October Wrap Up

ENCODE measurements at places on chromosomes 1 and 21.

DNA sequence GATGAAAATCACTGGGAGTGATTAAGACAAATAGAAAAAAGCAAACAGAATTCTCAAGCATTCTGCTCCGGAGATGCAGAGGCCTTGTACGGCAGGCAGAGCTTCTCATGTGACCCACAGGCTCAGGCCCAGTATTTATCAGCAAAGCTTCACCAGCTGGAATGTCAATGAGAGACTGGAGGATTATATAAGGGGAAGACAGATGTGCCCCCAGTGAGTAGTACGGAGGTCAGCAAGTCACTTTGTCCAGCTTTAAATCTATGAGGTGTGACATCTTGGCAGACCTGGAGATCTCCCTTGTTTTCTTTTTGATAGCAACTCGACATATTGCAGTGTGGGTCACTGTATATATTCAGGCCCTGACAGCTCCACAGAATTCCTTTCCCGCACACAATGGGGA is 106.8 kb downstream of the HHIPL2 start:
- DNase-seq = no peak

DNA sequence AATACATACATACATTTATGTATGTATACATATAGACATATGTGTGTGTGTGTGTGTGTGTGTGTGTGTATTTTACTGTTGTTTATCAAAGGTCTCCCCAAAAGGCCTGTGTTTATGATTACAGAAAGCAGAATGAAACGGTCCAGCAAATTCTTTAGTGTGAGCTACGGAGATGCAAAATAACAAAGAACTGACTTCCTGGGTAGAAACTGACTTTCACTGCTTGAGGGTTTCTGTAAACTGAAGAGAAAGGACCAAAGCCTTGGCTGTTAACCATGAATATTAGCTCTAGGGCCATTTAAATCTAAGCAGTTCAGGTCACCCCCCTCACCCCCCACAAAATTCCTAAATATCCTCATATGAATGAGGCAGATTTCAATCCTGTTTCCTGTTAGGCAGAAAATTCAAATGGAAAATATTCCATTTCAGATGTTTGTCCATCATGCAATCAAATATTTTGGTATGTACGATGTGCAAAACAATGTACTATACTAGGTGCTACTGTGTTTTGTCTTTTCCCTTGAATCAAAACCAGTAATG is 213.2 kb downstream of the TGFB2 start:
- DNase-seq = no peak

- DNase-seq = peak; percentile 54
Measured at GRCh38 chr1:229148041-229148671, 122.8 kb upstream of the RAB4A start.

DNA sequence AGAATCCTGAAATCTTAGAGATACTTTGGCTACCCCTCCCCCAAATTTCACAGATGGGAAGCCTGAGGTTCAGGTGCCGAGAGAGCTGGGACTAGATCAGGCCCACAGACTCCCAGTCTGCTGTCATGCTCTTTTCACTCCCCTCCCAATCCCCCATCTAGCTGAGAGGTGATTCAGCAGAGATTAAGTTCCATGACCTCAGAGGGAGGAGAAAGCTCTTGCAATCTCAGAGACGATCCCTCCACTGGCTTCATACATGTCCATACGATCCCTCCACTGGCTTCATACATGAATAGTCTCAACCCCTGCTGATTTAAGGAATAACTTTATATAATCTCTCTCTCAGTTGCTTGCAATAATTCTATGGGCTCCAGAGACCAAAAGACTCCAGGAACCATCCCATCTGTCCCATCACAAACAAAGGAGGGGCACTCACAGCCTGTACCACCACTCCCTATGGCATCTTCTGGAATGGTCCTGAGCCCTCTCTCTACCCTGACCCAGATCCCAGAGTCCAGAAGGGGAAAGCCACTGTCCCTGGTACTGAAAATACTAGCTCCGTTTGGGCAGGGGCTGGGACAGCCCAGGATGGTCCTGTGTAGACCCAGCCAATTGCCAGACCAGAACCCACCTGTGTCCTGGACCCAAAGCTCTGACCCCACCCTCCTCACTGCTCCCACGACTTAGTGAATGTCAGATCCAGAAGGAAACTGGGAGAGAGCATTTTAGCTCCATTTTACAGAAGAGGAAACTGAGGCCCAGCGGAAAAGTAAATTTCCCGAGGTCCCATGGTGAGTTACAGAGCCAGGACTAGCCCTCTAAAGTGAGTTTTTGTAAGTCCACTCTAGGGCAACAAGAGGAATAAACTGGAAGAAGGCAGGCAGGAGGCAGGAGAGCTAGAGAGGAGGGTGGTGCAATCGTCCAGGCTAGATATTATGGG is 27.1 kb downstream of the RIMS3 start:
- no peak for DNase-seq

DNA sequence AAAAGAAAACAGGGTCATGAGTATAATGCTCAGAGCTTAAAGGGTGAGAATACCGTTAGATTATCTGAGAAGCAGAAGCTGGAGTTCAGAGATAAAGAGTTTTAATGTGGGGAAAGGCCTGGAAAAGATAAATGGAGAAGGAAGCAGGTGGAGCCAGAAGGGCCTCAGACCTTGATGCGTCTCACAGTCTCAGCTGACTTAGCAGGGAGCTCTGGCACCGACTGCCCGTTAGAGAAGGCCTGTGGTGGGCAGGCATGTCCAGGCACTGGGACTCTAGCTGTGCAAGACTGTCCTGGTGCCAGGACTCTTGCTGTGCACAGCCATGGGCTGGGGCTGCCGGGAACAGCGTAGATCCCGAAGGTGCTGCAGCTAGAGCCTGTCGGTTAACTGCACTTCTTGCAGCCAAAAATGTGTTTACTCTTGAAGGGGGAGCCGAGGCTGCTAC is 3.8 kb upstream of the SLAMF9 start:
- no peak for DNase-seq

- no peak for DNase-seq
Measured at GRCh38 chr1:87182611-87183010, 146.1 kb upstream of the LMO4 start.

“We don’t anticipate any supply issues this year.”Nintendo made a strong showing in October’s gaming news, firstly with the announcement of its replacement for the DS, the DSi. Sporting bigger screens, two cameras and an MP3 player the DSi will likely be in high demand but, if recent reports from Japan are correct, there’s no guarantee the supply will match it.With stock shortages seemingly being a staple of Nintendo’s sales strategy these days, it was no surprise to find that a website has been set up to help consumers find both the Wii and Wii Fit this Christmas. But UK retailer GAME seemed confident that stock levels would not be a problem this year, which is probably because it snapped up most of Sainsburys’ cheap sale stock. Nintendo supremo Reggie Fils-Aime was not so confident, sinking the hearts of beleaguered parents the world over .“This is a game we felt like we needed to do”October was also the month of the big sequel reveal, starting with Bungie’s announcement of Halo 3 Recon. Although, more of an expansion than a true sequel, Bungie assured gamers that Recon will be “our answer back to our fans” and “the game we felt like we needed to do.” However, the developer also dropped hints that its next major project, outside of Recon, may not be published by Microsoft. “In theory we do have every means to go out and find the right ecosystem, the right partners, to align with. So who knows what the future will bring us,” said Bungie’s Brian Jarrard.Eidos Montreal also thrilled and concerned PC gamers in equal measure with the news that it is developing another Deus Ex sequel. Following the divided reception to Invisible War, theirs is not an enviable position and whilst the promise of a “powerful, layered narrative” is welcome, news that Eidos aims to make the game more accessible to newcomers started the alarm bells ringing.Whilst some publishers were announcing new additions to popular franchises, others were cutting back. EA announced the cancellation of Tiberium, its upcoming FPS set in the Command and Conquer universe. Citing concerns about quality as the reason for axing Tiberium, EA told gamers the development team faced “fundamental design challenges from the start.” However, only days later an alleged member of the development team hit back at “bloated management”, asserting that “the real story of Tiberium’s fate was a project being led by these incompetent leaders.”“Once upon a time to work as a game journalist at a magazine (before online) you had to be so exalted a gamer that you deserved the right to tell gamers what to buy”Games fans had an expensive month in October, as a number of top notch titles hit the shelves. First of all FIFA ’09 won this year’s football war, with addictive single player modes and a “great innovation in multiplayer”. And there was more to follow, with Lionhead’s “masterclass in gaming freedom”, Fable II, EA’s survival-horror-in-space title Dead Space and the ludicrously OTT Saints Row 2. Far Cry 2 “redefined” the series and Bethesda’s long-awaited Fallout 3 gave us a “compelling vision of a terrifying future.” However, it was not all good news for October’s releases. LucasArts’ terrain-deforming FPS, Fracture, failed to make the earth move but it was Sega’s Golden Axe: Beast Rider that caused the most controversy. Despite the impressive artwork most viewed the game to be a “run of the mill re-hash” , apart from Play Online’s Dave Halverson. Incensed by the overwhelmingly negative reviews, Halverson threw out his toys, declaring the opinions of anyone who scored the game less than seven to be invalid. “Unbelievable; I shudder to think what’s coming next”, said Dave. Presumably more moaning.